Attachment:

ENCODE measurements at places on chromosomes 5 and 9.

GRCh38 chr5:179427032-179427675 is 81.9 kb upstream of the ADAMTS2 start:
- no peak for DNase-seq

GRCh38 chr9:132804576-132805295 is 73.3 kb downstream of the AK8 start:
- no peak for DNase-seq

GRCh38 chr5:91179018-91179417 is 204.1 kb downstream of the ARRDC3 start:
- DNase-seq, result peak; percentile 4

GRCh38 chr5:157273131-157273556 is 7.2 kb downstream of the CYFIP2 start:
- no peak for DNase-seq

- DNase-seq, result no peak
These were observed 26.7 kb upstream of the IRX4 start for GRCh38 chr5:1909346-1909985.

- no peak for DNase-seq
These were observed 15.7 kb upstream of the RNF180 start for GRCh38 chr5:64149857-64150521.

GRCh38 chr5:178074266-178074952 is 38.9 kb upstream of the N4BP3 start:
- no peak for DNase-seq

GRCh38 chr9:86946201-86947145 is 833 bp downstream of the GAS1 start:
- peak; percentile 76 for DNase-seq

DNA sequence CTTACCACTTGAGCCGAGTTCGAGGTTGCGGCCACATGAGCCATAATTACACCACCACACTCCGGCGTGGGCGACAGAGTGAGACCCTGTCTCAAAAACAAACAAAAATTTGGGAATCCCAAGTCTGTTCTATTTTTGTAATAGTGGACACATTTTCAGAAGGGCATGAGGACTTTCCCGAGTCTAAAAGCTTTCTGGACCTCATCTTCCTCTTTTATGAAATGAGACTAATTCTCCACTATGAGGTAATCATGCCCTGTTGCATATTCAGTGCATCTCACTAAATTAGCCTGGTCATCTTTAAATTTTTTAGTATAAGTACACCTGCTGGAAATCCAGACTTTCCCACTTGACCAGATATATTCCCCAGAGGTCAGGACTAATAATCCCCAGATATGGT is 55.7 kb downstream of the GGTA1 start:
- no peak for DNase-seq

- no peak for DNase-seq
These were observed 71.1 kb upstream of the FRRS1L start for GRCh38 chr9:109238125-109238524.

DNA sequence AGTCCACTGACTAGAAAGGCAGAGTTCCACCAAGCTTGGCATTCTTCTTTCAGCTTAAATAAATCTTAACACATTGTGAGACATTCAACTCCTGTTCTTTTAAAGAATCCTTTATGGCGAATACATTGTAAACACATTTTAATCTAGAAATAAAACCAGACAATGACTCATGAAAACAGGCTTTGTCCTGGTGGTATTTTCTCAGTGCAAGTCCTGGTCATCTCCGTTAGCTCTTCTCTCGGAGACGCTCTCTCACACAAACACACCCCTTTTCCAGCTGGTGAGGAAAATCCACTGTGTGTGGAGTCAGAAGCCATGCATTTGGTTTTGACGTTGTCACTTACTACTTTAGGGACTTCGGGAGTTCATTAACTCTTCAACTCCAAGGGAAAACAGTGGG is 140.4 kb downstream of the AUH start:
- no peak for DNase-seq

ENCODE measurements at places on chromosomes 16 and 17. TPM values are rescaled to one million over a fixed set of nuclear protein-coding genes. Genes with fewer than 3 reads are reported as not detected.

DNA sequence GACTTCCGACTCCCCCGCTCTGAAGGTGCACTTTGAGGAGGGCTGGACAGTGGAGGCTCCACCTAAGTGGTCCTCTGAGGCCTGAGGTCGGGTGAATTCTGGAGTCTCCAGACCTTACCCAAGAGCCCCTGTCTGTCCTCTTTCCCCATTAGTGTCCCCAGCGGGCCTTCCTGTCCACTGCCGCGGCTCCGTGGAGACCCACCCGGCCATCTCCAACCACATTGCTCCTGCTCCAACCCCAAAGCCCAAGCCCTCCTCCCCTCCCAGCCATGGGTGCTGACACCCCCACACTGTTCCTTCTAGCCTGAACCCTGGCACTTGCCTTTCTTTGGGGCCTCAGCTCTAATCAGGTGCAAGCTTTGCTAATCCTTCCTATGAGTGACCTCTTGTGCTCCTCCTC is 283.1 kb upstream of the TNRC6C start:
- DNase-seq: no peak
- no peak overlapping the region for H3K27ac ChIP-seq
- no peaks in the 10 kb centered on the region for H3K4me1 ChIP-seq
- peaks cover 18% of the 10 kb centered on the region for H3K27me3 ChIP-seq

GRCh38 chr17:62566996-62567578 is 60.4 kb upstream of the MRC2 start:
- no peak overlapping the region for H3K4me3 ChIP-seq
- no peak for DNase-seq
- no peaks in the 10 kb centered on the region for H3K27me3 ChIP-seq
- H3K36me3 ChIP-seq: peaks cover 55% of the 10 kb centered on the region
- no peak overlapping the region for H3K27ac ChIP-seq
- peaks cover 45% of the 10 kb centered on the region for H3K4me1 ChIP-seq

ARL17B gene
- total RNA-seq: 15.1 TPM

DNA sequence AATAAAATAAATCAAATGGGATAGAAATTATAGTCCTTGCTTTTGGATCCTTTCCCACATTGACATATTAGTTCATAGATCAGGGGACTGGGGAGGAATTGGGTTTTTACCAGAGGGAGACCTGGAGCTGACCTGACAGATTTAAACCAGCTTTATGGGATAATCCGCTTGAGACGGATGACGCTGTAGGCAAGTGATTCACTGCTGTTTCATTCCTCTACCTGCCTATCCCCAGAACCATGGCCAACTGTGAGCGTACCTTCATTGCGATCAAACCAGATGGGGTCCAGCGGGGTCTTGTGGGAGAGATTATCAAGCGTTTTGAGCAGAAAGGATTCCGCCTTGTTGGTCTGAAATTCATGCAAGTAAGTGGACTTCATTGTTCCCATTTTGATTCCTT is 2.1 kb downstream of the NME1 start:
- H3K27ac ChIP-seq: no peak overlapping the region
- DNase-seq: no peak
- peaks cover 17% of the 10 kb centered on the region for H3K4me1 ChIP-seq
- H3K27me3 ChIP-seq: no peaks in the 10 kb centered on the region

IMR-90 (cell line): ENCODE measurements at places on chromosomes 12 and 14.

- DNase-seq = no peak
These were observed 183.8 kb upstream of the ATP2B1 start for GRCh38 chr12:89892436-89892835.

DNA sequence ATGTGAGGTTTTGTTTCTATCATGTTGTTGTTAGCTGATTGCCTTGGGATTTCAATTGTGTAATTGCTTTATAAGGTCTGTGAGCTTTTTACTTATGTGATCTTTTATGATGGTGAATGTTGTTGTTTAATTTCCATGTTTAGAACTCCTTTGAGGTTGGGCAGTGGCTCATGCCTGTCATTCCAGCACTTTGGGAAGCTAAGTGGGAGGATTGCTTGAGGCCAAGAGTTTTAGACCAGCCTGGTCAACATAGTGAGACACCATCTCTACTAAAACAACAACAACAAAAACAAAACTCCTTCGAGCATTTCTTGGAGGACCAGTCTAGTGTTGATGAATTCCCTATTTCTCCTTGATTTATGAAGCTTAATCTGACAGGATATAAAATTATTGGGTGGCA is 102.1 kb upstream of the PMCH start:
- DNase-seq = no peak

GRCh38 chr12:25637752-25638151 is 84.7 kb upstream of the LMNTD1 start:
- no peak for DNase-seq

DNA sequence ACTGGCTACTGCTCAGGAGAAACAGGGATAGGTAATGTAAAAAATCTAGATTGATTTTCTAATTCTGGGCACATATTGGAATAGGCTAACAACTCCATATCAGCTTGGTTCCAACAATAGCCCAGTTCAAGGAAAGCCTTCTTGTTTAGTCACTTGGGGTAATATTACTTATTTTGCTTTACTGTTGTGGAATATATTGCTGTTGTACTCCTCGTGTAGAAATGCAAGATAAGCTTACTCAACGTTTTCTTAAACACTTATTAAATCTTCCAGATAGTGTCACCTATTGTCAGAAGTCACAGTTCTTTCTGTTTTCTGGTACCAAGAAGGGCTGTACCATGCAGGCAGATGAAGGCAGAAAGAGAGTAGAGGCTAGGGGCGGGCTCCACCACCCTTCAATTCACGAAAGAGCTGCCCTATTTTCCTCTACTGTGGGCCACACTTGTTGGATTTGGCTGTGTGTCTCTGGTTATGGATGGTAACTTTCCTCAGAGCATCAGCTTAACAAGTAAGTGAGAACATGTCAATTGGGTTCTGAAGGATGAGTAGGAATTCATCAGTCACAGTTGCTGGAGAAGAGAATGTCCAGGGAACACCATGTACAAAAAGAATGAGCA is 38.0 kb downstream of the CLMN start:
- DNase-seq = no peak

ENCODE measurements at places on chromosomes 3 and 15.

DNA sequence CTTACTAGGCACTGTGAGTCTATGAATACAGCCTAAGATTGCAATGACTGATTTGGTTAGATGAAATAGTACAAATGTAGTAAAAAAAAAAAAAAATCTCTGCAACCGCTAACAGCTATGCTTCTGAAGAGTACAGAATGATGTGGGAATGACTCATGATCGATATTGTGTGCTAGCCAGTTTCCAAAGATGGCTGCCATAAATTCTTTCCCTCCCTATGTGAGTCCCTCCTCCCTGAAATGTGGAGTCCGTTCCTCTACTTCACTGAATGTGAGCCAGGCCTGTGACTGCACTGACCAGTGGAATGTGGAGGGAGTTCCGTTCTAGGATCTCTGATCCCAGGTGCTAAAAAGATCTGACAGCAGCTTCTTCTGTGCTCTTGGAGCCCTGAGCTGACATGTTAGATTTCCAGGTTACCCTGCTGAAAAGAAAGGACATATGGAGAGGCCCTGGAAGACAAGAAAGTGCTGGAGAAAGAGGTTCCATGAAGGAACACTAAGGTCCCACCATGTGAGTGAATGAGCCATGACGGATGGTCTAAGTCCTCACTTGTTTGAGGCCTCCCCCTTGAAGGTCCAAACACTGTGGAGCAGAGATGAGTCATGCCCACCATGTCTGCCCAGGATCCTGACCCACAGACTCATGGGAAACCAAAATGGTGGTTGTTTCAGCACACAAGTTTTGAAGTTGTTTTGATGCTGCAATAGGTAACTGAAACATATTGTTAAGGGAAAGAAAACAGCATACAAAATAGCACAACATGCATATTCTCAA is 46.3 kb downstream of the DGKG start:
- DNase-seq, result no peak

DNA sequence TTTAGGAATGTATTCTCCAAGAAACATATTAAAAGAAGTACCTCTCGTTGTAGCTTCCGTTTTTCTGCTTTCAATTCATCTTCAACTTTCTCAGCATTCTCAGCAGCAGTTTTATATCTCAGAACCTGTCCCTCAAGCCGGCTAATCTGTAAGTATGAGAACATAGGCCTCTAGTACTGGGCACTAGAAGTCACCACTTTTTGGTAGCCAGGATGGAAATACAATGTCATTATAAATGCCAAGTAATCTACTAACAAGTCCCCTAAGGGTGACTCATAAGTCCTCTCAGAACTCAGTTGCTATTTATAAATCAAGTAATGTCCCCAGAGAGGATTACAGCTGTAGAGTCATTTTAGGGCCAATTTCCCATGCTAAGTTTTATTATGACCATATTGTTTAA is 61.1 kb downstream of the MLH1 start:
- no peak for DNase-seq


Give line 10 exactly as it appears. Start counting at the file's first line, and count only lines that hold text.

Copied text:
- DNase-seq, result no peak